(5) Limitations on Discovery in Certain Proceedings. In any proceeding (1) for separate maintenance, divorce, or annulment of marriage, (2) for the exercise of the right of eminent domain, or (3) for a writ of habeas corpus or in the nature of coram nobis;
(a) the scope of discovery extends only to matters which are relevant to the issues in the proceeding and which are not privileged; and
(b) no discovery is allowed in any proceeding for a writ of habeas corpus or in the nature of coram nobis without prior leave of the court, which may deny or limit discovery in any such proceeding. In any proceeding for divorce or annulment of marriage, a notice to take depositions must be served in the Commonwealth by an officer authorized to serve the same, except that, in cases where such suits have been commenced and an appearance has been made on behalf of the defendant by counsel, notices to take depositions may be served in accordance with Rule 1:12.
(6) Claims of Privilege or Protection of Trial Preparation Materials.
(i) When a party withholds information otherwise discoverable under these rules by claiming that it is privileged or subject to protection as trial preparation material, the party must make the claim expressly and must describe the nature of the documents, communications, or things not produced or disclosed in a manner that, without revealing information itself privileged or protected, will enable other parties to assess the applicability of the privilege or protection.
(ii) If a party believes that a document or electronically stored information that has already been produced is privileged or its confidentiality is otherwise protected the producing party may notify any other party of such claim and the basis for the claimed privilege or protection. Upon receiving such notice, any party holding a copy of the designated material must sequester or destroy its copies thereof, and may not duplicate or disseminate such material pending disposition of the claim of privilege or protection by agreement, or upon motion by any party. If a receiving party has disclosed the information before being notified of the claim of privilege or other protection, that party must take reasonable steps to retrieve the designated material. The producing party must preserve the information until the claim of privilege or other protection is resolved.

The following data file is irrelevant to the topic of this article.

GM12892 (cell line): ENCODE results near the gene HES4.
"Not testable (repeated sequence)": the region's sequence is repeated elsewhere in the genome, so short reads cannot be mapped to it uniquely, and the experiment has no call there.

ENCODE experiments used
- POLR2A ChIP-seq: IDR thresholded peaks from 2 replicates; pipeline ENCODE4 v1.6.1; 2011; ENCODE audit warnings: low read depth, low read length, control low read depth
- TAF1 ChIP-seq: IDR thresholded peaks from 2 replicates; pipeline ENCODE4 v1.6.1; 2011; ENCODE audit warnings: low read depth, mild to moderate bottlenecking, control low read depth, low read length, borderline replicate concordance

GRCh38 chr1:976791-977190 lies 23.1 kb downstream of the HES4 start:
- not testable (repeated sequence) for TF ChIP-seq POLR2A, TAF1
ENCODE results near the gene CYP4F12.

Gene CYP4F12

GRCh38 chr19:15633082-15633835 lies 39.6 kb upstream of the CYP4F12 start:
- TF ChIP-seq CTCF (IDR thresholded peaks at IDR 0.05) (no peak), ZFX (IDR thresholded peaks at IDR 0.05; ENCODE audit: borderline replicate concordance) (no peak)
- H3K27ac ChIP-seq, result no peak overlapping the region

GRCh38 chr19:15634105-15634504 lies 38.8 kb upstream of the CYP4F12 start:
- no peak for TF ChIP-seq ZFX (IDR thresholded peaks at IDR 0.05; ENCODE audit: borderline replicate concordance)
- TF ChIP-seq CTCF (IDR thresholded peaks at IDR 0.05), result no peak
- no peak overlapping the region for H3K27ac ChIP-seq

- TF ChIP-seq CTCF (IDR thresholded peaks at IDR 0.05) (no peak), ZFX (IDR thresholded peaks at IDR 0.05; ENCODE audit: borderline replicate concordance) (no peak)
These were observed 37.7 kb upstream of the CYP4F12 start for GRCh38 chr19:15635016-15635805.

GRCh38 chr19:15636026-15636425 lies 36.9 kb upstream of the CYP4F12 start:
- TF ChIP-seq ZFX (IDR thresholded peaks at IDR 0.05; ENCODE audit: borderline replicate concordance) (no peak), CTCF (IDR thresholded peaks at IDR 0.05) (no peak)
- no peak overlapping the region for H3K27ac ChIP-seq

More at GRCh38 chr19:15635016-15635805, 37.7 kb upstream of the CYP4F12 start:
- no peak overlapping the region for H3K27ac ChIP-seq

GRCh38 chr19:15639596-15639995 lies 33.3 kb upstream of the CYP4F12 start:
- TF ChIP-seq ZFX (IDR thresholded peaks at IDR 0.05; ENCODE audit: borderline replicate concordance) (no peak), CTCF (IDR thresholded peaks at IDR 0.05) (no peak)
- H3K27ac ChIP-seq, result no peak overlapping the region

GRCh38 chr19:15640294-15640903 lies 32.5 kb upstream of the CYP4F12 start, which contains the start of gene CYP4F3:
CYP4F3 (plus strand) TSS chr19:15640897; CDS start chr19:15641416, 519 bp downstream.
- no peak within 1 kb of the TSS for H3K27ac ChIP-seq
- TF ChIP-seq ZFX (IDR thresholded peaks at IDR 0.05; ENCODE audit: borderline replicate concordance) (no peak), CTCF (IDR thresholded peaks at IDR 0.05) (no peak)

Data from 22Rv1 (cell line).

(7) Electronically Stored Information. A party need not provide discovery of electronically stored information ("ESI") from sources that the party identifies as not reasonably accessible because of undue burden or cost. On motion to compel discovery or for a protective order, the party from whom discovery is sought has the burden of showing that the information is not reasonably accessible because of undue burden or cost. If that showing is made, the court may nonetheless order discovery from such sources if the requesting party shows good cause, considering the limitations of Rule 4:1(b)(1). The court may specify conditions for the discovery, including allocation of the reasonable costs thereof.

If the party receiving a discovery request anticipates that it will require the production of ESI and that an ESI protocol is needed, then within 21 days of being served with the request, or within 28 days of service of requests served with the Complaint, the receiving party should propose an ESI protocol that addresses: (A) an initial list of custodians or the person(s) with knowledge of the party's custodians and the location of ESI, (B) a date range, (C) production specifications, (D) search terms, and (E) the identification and return of inadvertently revealed privileged materials. If the proposed protocol is not acceptable, the parties must in good faith attempt to meet within 15 days from service of the protocol on the party requesting the ESI. If, after 15 days from service of the protocol, the parties are unable to agree to limits on the discovery of the ESI, on motion to compel discovery or for a protective order, the court will, in its discretion, determine appropriate limitations or conditions on the ESI request, if any, including allocation of the reasonable costs thereof.